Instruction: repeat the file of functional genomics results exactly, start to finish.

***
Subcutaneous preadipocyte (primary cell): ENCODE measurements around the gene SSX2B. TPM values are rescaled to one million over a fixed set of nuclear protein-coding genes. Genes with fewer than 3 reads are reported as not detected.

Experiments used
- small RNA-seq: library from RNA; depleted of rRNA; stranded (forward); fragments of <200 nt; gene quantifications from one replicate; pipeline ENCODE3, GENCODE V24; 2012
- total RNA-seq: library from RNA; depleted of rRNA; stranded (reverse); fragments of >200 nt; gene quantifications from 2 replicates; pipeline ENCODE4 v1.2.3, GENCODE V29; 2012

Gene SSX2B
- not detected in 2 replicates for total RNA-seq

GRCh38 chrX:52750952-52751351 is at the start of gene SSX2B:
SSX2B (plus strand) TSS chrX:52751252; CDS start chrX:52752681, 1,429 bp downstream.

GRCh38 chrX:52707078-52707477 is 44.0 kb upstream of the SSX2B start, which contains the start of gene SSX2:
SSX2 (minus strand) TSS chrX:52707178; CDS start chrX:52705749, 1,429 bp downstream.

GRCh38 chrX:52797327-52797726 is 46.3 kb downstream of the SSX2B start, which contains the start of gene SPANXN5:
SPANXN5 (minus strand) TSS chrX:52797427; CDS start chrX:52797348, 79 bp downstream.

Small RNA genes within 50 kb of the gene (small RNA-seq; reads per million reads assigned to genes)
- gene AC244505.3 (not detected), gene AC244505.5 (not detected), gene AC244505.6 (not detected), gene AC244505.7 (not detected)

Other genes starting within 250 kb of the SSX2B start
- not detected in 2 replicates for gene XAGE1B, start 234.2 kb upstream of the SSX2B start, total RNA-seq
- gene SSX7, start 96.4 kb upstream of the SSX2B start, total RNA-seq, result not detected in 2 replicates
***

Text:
Subcutaneous preadipocyte (primary cell): ENCODE measurements around the gene SSX2B. TPM values are rescaled to one million over a fixed set of nuclear protein-coding genes. Genes with fewer than 3 reads are reported as not detected.

Experiments used
- small RNA-seq: library from RNA; depleted of rRNA; stranded (forward); fragments of <200 nt; gene quantifications from one replicate; pipeline ENCODE3, GENCODE V24; 2012
- total RNA-seq: library from RNA; depleted of rRNA; stranded (reverse); fragments of >200 nt; gene quantifications from 2 replicates; pipeline ENCODE4 v1.2.3, GENCODE V29; 2012

Gene SSX2B
- not detected in 2 replicates for total RNA-seq

GRCh38 chrX:52750952-52751351 is at the start of gene SSX2B:
SSX2B (plus strand) TSS chrX:52751252; CDS start chrX:52752681, 1,429 bp downstream.

GRCh38 chrX:52707078-52707477 is 44.0 kb upstream of the SSX2B start, which contains the start of gene SSX2:
SSX2 (minus strand) TSS chrX:52707178; CDS start chrX:52705749, 1,429 bp downstream.

GRCh38 chrX:52797327-52797726 is 46.3 kb downstream of the SSX2B start, which contains the start of gene SPANXN5:
SPANXN5 (minus strand) TSS chrX:52797427; CDS start chrX:52797348, 79 bp downstream.

Small RNA genes within 50 kb of the gene (small RNA-seq; reads per million reads assigned to genes)
- gene AC244505.3 (not detected), gene AC244505.5 (not detected), gene AC244505.6 (not detected), gene AC244505.7 (not detected)

Other genes starting within 250 kb of the SSX2B start
- not detected in 2 replicates for gene XAGE1B, start 234.2 kb upstream of the SSX2B start, total RNA-seq
- gene SSX7, start 96.4 kb upstream of the SSX2B start, total RNA-seq, result not detected in 2 replicates